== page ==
At this time of the year many people will be thinking about placing nest boxes in their garden. As David Hall points out, there are several rules to follow if you are going to be successful in attracting birds to use them.
Late flowering plants are essential sources of nectar for insects including butterflies and bees who are still foraging at this time of the year. Martyn Loach suggests five plants that will make your garden wildlife friendly into the autumn.
It's clear from the recent State of Nature Report that insects need all the help they can get. Many plants finish flowering in the final weeks of summer but here are my suggestions to provide a food source for insects as we approach the end of the year.
Michaelmas falls on 29 September and the eponymous daisies not only provide lovely pastel colour, all sorts of insects will be attracted to them as a food source.
Sedum spectabile is one of my favourite late flowering plants, many pollinators will make a bee line to its gorgeous dark pink flower heads.
The scented Buddleia weyeriana 'Sungold' is easy to grow and boasts clusters of dainty yellow flowers right up until frosts arrive. Without pruning it can grow up to around 18ft.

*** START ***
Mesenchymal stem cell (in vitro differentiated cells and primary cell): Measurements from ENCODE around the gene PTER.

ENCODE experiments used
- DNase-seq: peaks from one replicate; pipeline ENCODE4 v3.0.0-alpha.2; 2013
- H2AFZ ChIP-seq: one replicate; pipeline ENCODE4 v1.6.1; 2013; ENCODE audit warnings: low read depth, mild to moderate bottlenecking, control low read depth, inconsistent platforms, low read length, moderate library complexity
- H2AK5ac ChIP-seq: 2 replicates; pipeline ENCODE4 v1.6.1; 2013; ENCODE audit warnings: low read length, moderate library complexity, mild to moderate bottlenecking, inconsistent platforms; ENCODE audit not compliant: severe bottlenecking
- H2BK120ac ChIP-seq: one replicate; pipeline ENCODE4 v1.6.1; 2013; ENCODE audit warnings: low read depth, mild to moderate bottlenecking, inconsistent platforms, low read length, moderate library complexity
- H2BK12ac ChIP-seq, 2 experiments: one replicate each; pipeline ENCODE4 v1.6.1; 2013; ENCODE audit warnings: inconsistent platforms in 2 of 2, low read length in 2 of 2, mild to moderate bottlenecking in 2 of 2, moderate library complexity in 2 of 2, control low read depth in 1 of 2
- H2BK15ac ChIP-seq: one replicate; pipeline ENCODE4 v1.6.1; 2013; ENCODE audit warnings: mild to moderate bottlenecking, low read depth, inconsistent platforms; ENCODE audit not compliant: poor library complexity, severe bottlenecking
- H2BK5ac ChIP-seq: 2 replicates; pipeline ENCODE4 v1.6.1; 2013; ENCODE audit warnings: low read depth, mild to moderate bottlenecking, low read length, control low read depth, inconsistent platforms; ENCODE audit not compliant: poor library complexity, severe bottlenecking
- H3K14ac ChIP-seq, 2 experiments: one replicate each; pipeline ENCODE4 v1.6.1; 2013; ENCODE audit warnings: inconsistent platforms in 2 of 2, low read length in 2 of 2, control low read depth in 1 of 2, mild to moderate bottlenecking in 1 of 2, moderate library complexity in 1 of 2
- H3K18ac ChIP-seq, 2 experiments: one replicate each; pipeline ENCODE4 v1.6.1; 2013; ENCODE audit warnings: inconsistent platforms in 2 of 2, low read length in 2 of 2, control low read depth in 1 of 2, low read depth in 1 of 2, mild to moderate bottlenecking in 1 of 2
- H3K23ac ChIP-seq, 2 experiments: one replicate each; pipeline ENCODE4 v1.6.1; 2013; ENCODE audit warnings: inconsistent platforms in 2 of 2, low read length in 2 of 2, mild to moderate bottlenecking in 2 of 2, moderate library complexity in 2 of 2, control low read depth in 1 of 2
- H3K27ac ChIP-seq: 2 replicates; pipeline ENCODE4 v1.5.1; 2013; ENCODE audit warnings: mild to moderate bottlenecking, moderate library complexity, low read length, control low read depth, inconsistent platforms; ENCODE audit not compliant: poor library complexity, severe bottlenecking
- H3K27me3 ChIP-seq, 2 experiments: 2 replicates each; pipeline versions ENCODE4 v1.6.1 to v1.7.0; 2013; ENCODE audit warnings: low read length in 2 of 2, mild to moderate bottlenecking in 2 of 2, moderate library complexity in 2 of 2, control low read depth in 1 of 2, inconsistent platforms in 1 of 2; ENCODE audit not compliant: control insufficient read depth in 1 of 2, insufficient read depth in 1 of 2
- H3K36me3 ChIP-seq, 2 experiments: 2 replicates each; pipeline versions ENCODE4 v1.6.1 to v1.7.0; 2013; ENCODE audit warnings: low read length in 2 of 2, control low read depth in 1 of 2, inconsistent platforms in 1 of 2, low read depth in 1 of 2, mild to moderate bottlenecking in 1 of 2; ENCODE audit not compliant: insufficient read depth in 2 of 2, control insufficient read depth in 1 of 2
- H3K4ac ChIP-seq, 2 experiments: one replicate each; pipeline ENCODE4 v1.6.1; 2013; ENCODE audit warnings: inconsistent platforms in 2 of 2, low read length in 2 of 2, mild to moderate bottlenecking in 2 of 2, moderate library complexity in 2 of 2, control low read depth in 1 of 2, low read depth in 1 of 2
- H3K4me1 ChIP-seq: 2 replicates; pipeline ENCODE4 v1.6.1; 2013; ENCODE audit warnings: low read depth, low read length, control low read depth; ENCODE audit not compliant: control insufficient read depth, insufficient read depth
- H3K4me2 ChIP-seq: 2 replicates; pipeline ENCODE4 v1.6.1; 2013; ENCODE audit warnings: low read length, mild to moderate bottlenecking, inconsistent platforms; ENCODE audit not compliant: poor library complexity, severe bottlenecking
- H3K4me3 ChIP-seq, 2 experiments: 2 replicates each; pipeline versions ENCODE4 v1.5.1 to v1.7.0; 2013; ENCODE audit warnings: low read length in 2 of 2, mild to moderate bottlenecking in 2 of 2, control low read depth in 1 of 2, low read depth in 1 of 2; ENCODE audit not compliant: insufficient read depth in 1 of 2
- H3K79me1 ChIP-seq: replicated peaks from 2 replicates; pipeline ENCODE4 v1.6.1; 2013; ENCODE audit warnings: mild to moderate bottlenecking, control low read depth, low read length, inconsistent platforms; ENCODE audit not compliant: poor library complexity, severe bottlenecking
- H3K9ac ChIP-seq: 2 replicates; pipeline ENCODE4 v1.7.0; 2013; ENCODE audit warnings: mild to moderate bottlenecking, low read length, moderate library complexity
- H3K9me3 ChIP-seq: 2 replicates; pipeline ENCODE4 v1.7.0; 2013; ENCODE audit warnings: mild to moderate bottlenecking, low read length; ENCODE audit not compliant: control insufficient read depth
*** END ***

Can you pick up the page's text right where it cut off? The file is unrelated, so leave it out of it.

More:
Although grown for its attractive variegated foliage, Ivy is an abundant source of food and provides inviting habitat for a large number of insects.
Verbena bonariensis is a elegantly tall perennial with branching stems and small purple flowers that butterflies will flock to in the autumn.
You needn't transform your garden into a nature reserve, these plants will not look out of place in even the most manicured garden, attracting essential pollinators and adding colour late into the growing season.
Looking to buy a timber planter but not sure what to purchase? David Coton provides some helpful advice on the many different designs that are available and how they can transform your patio and garden.
Log burners and open fires have enjoyed a resurgence in popularity over the past few years. Andy Taylor explains how you can have a continuous supply of dry, well seasoned, wood by investing in a log store.
With spring well under way, you may be considering buying a greenhouse, Andy Taylor tells you how this will increase your chances of successfully growing a wider variety of plants over a longer period of time.
March is the time when spring arrives and you can enjoy getting back into your garden. Andy Taylor looks at what gardening jobs can be done now the days are getting warmer and lighter outside.